However, to critics of the Privacy Shield, the agreement does not go far enough yet. They believe that the demands of the European Court of Justice have not been sufficiently met, while disagreements have been artificially concealed. A proper investigation of the clauses in the Privacy Shield by the European Court of Justice would subsequently not be positive. The strikingly small differences to Safe Harbor are directly denounced, and many critics speculate that the Privacy Shield has not been able to close various data protection holes.

Similarly, mass surveillance measures are not subject to a proportionality test, which is against European law. The position of the U.S. as the central controller is still intact and an investigation by national supervisory authorities does not seem to be taking place. Urgent, important controls for big U.S. online companies have not been administered either, which suggests a breakdown of the renewed resolution.

The consequences of Privacy Shield rulings

Within the EU, the EU-US Privacy Shield does not provide effective relief for many companies, since the new regulations only contribute minimally to legal security. Many online companies are dependent on the transatlantic transmission of data in the legal framework, such as in court proceedings. Even if recipients of the data packets in the U.S. can certify themselves in compliance with the regulations of the new data protection shield, they are not protected against the new concept before new judicial decisions.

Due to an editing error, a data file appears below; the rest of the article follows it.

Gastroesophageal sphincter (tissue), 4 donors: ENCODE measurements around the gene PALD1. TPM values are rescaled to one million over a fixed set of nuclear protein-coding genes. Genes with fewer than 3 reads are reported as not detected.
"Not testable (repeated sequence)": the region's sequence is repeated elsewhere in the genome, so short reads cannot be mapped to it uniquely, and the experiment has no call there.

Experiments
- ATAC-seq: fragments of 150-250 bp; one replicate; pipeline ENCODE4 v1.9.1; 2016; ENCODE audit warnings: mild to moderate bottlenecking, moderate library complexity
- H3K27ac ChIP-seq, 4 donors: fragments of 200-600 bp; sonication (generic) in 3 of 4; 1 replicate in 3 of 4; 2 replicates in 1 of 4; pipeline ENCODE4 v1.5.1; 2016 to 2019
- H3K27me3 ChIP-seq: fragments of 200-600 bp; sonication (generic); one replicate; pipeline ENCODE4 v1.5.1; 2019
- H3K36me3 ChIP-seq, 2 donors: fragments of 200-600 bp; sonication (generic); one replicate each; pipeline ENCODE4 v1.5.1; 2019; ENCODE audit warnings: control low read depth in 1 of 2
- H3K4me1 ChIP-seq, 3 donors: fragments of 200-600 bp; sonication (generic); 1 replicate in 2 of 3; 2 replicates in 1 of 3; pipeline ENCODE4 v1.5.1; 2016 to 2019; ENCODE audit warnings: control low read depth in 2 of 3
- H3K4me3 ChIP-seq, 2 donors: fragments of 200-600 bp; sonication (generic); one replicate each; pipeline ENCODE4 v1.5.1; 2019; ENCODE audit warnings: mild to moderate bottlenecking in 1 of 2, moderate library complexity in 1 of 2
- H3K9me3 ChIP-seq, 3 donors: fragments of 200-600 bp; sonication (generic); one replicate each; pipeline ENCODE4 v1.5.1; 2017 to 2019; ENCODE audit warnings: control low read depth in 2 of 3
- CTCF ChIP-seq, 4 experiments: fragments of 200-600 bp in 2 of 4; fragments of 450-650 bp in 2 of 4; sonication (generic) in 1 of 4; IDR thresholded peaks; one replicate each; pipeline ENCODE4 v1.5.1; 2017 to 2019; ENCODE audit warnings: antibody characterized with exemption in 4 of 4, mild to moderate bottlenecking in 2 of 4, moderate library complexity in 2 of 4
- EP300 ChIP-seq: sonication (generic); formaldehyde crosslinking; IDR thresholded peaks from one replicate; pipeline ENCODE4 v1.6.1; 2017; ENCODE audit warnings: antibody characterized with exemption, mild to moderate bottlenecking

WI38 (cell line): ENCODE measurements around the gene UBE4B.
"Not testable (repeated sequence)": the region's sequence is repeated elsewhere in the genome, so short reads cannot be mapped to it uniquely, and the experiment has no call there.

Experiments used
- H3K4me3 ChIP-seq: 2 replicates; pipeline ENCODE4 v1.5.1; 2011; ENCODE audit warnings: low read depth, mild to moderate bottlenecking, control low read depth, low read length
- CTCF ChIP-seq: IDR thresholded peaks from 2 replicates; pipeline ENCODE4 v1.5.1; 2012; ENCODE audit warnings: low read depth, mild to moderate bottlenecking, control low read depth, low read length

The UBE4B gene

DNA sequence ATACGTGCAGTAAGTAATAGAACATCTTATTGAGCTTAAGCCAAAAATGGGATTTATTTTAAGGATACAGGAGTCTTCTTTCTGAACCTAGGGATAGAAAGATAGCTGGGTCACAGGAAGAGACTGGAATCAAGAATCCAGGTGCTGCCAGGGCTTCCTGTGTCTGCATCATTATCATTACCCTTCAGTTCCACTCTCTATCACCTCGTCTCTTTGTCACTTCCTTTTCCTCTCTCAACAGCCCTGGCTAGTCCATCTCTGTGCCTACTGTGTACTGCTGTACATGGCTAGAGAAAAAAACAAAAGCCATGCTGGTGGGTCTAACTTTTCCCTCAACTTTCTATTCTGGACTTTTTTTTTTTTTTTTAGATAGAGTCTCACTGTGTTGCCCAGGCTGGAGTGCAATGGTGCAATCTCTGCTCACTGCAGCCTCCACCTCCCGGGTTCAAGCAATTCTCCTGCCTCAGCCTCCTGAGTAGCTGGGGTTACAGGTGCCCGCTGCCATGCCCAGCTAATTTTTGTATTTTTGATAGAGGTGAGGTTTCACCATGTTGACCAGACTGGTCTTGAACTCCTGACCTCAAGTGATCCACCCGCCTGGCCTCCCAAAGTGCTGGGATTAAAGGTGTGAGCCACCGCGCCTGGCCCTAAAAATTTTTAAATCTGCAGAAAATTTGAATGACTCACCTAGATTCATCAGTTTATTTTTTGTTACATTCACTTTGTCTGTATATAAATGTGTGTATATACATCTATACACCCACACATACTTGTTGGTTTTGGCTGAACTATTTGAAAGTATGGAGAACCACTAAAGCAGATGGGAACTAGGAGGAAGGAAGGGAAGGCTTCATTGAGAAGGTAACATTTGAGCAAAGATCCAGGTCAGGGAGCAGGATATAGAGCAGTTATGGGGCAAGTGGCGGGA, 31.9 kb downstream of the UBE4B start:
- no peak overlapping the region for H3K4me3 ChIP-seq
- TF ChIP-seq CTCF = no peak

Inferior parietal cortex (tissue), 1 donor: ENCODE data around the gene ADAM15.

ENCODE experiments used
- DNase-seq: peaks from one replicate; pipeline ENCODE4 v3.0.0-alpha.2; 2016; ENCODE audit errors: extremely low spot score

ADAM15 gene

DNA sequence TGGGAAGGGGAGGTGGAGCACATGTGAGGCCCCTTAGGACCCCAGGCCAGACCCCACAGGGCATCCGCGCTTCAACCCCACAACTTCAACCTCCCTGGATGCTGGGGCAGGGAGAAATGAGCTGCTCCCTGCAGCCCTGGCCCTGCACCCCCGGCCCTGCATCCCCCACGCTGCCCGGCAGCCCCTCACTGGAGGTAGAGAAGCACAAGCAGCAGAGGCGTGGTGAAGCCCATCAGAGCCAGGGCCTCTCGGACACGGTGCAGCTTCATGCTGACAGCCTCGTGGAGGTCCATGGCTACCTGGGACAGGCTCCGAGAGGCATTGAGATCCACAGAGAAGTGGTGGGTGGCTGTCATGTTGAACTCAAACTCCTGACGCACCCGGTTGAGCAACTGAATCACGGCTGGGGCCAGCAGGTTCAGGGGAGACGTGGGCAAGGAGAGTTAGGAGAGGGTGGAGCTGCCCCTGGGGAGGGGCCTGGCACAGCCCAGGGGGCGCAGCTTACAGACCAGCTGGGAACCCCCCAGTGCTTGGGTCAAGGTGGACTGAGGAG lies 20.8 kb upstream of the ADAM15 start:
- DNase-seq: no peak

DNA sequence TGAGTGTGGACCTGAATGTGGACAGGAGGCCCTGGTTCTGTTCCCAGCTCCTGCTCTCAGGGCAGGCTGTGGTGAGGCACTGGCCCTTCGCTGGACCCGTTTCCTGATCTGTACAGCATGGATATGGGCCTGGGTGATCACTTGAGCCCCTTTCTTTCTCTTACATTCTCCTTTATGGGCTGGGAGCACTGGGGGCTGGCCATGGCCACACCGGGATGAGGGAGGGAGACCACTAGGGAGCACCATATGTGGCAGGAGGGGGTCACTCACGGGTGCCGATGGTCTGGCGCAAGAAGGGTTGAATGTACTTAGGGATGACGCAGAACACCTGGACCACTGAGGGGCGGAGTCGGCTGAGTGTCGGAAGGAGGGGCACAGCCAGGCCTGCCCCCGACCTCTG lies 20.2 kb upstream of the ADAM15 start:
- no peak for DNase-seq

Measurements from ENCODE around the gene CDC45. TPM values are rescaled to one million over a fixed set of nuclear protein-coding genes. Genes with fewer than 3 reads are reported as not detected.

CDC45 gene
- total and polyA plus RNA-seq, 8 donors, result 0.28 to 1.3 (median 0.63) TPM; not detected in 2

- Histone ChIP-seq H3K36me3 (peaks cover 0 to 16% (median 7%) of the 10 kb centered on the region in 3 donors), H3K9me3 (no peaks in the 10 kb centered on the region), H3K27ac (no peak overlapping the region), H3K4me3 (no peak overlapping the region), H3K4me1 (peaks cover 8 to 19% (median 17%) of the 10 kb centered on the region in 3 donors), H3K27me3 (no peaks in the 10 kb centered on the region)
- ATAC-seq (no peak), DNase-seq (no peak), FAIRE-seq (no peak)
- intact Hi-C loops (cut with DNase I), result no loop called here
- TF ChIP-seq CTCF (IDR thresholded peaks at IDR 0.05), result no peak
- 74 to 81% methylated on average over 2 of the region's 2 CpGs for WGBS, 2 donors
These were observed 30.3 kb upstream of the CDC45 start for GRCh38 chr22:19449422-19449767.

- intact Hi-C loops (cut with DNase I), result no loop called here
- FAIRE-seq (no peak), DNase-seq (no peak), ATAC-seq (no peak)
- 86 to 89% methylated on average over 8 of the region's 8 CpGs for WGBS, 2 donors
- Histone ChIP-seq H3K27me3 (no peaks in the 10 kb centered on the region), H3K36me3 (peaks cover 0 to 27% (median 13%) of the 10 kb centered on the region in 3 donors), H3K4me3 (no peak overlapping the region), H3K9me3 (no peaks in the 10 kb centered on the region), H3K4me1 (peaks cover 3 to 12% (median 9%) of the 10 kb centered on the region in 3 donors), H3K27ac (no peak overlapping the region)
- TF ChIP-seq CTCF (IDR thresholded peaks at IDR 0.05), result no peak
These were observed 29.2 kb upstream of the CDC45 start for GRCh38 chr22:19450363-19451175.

Therefore, it is conceivable that many companies do not rely on the privacy shield and therefore do not use a data transmission based on the new resolution. A safer alternative would be, for example, the implementation of EU standard contract clauses. However, even in this case, no absolute legal certainty is guaranteed. The Irish data protection authority has already stated that these guidelines are also subject to legal scrutiny. The discussion about the meaning of the Privacy Shield rules is unlikely to level-off any time soon. Those companies which had hoped for an unambiguous, legally unobjectionable regulation will have to wait for the judicial review of the agreement.

When companies continue to rely on the EU standard contract clauses for data transfer, they are no safer than Safe Harbor regulations. Data protectionists emphasize that the arguments that were already being highlighted and criticized about the Safe Harbor agreement would also apply to the clauses of the regulations currently applicable under EU law – and as a result those regulations would not stand up to an exact legal scrutiny.

Conclusion

In the end, it is evident that personal data transfer to the U.S. will continue to be an uncertain field for companies. The transfer of data to the U.S. remains within the framework of the currently applicable regulations rather than a legal grey zone. The companies concerned are advised to closely monitor any developments in data protection law. At the beginning of 2017, the EU Justice Commission announced a more detailed examination of the Privacy Shield regulations in the wake of the formation of President Trump’s government.

Data Protection